WHY TEEN GIRLS SEEK ABUSE
by Marc H. Rudov
April 28, 2008
Periodically, I see an article about teen girls “surviving” after terminating their relationships with abusive boyfriends. A good example is one that appeared on 12.12.07 in the San Jose Mercury News. Not one word about why the girl entered the bad relationship, why she found her boyfriend’s abusive behavior attractive, and why she went back to him after breaking it off. No, the only message is: boys are controlling villains; girls are passive victims. And, that’s why teen girls learn nothing from such articles — namely, why they seek abuse in the first place.
Laying the blame for women’s ills at the doorstep of men is a familiar, counterproductive tool of feminism. Quite simply, a girl who is attracted to a controlling boyfriend is looking for something: control. She wants to be controlled. She is weak and insecure. The kind of boy attracted to her passivity and diffidence is also weak; that’s why he wants to control her. They are matching puzzle pieces. The need to control another person, or to be controlled by another person, is born from insecurity — the acorn that produces the oak of abuse.
Three strong factors contribute to a girl’s attitude about the role of men in her life: societal messages about males, her father’s power in the family, and her definition of self-worth. Interestingly, a girl who concludes, based on these three factors, that men are weak servants, will either repeat her mother’s domineering pattern of pairing up with a weak man or hunger for a controlling one — polar-opposite reactions, neither healthy, that we see all the time.
Society blasts girls with messages of misandry. One from a Sony TV commercial shows the father as a horse’s ass. Another from the Washington Post, in a comic strip, depicts the father as a buffoon. How about Littlewood’s, a British retailer, running a TV commercial that promises physical harm to any man who buys a woman the wrong Christmas gift? These messages of hatred affect how girls, in childhood and adolescence, perceive men and boys. If no forces exist at home or in school to counter such misandry, girls will accept it as reality. And, they do. They really do.
In a girl’s family, if her father is weak or noncustodial, or both, she will see her mother in total, albeit dysfunctional, control — giving her a distorted view of female power. It is common for that mother to badmouth the weak father — whether he is custodial or not. But, just because a girl views her father with contempt as a diminshed figure does not negate her need or desire for a strong man. It is natural for a girl to need a strong father. If her father is weak or not present, she will find his substitute somewhere. Alas, she doesn’t understand the real definition of strong. How could she? To her, controlling is strong.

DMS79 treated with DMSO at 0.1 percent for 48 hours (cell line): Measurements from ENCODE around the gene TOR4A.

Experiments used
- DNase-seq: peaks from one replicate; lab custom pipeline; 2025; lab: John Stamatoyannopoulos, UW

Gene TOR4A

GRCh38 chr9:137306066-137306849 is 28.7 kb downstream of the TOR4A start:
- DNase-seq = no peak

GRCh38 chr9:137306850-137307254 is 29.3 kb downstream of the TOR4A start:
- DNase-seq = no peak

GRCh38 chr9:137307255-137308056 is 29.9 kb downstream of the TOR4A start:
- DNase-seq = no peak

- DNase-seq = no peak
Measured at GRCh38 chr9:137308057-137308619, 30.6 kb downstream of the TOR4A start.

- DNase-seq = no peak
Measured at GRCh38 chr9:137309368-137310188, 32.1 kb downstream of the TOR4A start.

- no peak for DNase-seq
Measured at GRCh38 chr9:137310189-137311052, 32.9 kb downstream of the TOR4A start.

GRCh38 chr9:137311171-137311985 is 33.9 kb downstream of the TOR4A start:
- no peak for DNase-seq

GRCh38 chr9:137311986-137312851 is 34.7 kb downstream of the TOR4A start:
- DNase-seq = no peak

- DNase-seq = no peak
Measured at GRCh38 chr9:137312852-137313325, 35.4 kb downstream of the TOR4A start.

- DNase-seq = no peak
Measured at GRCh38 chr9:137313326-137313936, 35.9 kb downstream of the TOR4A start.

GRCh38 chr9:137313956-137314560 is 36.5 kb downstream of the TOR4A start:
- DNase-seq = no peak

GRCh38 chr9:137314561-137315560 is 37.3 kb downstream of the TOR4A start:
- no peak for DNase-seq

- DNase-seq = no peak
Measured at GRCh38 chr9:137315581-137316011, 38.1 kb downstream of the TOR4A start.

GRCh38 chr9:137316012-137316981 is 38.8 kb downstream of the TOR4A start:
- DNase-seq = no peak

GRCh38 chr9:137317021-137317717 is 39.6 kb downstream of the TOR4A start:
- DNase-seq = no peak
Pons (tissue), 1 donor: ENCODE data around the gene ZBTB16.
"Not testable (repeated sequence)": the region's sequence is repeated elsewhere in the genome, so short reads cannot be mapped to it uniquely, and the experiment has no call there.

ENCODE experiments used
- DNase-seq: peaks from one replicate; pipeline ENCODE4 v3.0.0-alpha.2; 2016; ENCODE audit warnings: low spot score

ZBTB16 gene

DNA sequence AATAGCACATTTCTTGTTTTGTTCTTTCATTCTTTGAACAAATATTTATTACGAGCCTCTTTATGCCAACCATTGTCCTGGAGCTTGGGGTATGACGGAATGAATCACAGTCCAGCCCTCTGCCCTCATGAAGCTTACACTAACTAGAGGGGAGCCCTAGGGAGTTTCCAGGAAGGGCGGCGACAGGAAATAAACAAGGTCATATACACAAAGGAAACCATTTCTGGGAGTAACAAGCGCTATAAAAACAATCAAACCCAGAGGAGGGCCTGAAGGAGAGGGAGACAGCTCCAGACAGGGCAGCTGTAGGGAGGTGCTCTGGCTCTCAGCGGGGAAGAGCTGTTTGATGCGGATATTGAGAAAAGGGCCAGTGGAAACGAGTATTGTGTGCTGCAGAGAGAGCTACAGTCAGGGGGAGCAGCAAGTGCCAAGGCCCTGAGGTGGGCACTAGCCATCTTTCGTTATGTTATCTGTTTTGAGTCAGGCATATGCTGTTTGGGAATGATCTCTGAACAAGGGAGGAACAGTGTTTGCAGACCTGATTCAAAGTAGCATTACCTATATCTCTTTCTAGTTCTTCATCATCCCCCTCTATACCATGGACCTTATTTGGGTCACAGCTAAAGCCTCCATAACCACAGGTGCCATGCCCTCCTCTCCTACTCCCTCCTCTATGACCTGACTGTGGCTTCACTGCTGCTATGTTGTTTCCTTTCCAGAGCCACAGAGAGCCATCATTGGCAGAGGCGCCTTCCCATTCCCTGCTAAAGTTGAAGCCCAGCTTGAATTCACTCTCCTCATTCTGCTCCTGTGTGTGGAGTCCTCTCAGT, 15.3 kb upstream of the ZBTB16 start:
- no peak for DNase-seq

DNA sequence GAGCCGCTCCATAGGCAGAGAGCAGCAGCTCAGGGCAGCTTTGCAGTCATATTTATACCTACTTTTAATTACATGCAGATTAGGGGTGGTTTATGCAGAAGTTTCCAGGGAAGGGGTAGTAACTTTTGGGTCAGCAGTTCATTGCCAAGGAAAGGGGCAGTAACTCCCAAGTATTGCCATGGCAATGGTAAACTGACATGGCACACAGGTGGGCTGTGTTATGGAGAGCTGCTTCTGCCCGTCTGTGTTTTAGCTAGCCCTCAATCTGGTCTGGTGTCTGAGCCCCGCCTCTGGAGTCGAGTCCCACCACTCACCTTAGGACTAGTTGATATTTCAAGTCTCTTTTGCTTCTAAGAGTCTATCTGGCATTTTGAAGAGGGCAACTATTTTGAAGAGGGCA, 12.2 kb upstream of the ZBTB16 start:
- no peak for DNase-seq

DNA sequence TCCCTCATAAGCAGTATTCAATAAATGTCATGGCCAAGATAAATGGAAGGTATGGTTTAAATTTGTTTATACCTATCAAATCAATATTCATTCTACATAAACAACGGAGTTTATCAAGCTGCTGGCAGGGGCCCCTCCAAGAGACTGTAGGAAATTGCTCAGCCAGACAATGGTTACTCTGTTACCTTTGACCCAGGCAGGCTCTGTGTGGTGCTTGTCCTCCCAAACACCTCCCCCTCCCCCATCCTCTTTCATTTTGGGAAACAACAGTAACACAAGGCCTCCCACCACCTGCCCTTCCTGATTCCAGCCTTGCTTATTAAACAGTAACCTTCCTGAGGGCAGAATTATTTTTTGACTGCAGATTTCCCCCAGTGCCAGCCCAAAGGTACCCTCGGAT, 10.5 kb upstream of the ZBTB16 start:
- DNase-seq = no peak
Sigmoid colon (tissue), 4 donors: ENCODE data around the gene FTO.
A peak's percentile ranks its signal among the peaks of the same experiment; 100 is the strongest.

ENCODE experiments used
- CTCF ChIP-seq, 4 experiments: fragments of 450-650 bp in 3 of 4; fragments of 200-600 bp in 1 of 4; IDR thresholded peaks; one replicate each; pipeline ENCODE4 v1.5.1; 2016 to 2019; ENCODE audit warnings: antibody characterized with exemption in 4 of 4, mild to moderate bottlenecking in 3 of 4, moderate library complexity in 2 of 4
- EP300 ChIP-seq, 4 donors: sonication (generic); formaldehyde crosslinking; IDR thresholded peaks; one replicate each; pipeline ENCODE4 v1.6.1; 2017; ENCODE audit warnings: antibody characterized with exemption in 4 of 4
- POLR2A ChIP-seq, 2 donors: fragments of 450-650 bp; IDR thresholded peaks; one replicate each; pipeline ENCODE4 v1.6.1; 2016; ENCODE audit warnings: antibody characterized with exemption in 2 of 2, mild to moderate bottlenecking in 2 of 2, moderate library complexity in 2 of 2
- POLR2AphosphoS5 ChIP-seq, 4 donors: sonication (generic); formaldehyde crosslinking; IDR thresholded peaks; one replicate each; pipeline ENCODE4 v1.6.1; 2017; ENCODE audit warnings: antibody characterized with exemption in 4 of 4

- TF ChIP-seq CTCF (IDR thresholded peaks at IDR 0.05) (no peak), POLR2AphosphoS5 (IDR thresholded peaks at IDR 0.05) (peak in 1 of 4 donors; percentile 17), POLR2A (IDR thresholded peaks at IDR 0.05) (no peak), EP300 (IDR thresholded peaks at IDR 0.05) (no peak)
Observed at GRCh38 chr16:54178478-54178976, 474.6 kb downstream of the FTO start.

In “If Women Were Happy,” I wrote that many girls are raised to believe that happiness is a goal, derived from externalities like clothing, jewelry, plastic surgery, money, and male attention. Parents who impart such disempowering messages to their daughters are ruining them. Happiness is not a goal; it’s a byproduct of personal achievement. I can’t tell you how many times I’ve heard a woman exclaim: “I need you to buy me dinner, to hold doors for me, to treat me like a lady — because it makes me feel special and feminine.” How pathetic. If she doesn’t already feel special and feminine, there’s nothing I can do for her. A woman who has never treated a man to a night on the town, at her expense, at her insistence, doesn’t understand the meaning of giving, of empowerment. Insecure women, who define their femininity by how much they receive, are the ones most attracted to domineering men.
The NoNonsense Bottom Line
A girl is totally responsible for the boys she attracts and the boys with whom she becomes involved. We have seen that exposing a girl to society’s negative messages about men, a weak father, and the lie of self-actualization through male attention is akin to implanting in her the acorn of insecurity, which easily can grow into the oak of abuse. If a girl pairs up with a controlling boy, it’s because she wants to be controlled. It’s that simple.
On the other hand, teaching a girl to be a strong, independent, empowered, financially reciprocating admirer of boys and men will help her attract, and be attracted to, boys and men who are likewise strong, independent, empowered, financially reciprocating admirers of girls and women. Nobody can be strong and a victim simultaneously.
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The typical “victimhood” articles never discuss the root cause of why teen girls seek abuse in the first place. These articles are doing girls a giant disservice by not teaching them to take personal responsibility for their choices. Teen girls seek — and find — abuse because they’re weak and insecure, not because boys are bad. So, to give speeches and write articles about bad male behavior is disingenuous and unhelpful. It’s time for girls, parents, and the media to get it right.
© 2008 - Marc H. Rudov - All Rights Reserved